Introduction to the Essay
General Semantics and Holocaust Denial

by Andrew E. Mathis, Ph.D.

"It's raining on the map -- not on the territory!"
--David Foster Wallace, Infinite Jest

I've loved books for most of my life, and one of the best novels I ever read in college was Foucault's Pendulum, by the Italian novelist and linguist at the University of Bologna, Umberto Eco. Each chapter of the book was preceded by an epigraph; one that I remembered for many years afterward was this: "The map is not the territory." I didn't know what it really meant or anything about the man to whom it was attributed (Alfred Korzybski), but I knew I liked it.

Jump ahead to graduate school: I was reading David Foster Wallace's magnum opus, the massive (1,200-page) novel Infinite Jest, and Wallace repeated the quote, albeit in a different context. I looked back at the Eco novel to find out who had said it, and then I picked up Science and Sanity, Korzybski's seminal text on general semantics, and read that. By this time, I'd read the structuralists and post-structuralists like Ferdinand de Saussure, Roman Jakobson, and Jacques Derrida, so I knew something about sign theory. What "the map is not the territory" really meant was simply that a representation (or, as semiologists would have it, a "sign") is not the thing that is signifies.

I wondered why, when I'd read the aforementioned semiologists, I had not seen Korzybski mentioned, but I continued reading on the topic of general semantics, next reading S.I. Hayakawa's Language in Thought and Action, and that's when things began to come together for me. I'd been debating Holocaust deniers and related anti-Semites on the Internet since the early 1990s, but I had not seen the all-or-nothing thinking of these people so succinctly described as when Hayakawa described the two-valued orientation that typified the way a closed mind tends to think. I had already seen the commission of multiple logical fallacies by deniers in various articles and forums (post hoc fallacies, ad hominem attacks, various emotional appeals, etc.), but, particularly with the rise of the denier slogan of the late 1990s -- "No holes, no Holocaust" -- I had seen the two-valued orientation pushed to its extreme among the deniers.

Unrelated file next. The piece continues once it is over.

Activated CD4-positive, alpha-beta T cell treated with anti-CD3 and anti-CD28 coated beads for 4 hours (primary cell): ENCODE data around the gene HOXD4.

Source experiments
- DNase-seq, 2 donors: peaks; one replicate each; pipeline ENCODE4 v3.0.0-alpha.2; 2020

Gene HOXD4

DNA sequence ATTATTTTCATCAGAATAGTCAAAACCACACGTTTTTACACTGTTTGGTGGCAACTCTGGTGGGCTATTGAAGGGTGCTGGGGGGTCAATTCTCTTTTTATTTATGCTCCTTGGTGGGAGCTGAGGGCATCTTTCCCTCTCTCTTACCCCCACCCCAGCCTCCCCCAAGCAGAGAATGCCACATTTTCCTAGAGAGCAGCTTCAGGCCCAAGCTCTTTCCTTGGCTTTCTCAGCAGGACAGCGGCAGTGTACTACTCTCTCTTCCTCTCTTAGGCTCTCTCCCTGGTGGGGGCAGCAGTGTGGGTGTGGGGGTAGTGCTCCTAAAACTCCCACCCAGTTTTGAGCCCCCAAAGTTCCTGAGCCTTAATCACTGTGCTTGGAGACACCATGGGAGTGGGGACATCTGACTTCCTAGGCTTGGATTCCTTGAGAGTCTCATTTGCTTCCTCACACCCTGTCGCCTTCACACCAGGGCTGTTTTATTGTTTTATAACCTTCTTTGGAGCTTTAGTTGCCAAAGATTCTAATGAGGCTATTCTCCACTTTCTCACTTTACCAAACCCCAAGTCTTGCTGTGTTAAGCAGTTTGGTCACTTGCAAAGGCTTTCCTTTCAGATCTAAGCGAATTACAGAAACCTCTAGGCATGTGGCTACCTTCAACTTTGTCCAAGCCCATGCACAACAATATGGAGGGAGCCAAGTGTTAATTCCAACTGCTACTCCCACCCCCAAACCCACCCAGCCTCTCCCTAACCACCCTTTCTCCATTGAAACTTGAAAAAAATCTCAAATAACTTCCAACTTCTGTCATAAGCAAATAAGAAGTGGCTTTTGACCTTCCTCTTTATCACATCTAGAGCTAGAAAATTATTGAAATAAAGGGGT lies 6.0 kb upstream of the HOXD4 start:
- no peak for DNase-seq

I was invited to join the Holocaust History Project in 2000, and at that point I envisioned an article analyzing the "arguments" of the Holocaust deniers using the principles of general semantics. (Enough scholarship had already been published on the topic of their logical fallacies in general.) However, teaching duties, a book contract related to my graduate studies, and several other things kept me from getting down to writing the actual text. Finally, in the summer of 2005, I put my shoulder to the wheel and wrote the article you find here.

It occurred to me, after having submitted the article to ETC: A Journal of General Semantics for publication, that the issue of the "territorial Final Solution" that I deal with in the essay is usually explained by deniers (and even by normative historians in describing the pre-extermination phases of the Final Solution -- viz. Holocaust: A History by Debórah Dwork and Robert Jan van Pelt, 2004) as the abandoning of forced emigration out of Europe for forced relocation of Jews to conquered territories, or "relocation in the East." However, given a situation on the Eastern Front that Oberkommando des Heeres (Army Chief of Staff) Franz Halder described as unwinnable as early as August 1941 (see Ian Kershaw's Hitler), the feasibility of relocating millions of Jews in occupied territories was not one that could sustain itself for long. Clearly this, as I indicate in my article, eventually became a euphemism for mass murder, along with other terms (e.g., Sonderbehandlung).

I thank the editorial staff at ETC for publishing this essay and for permitting the Holocaust History Project to distribute it. And, of course, I thank the Holocaust History Project for reproducing the article here.

On to the essay General Semantics and Holocaust Denial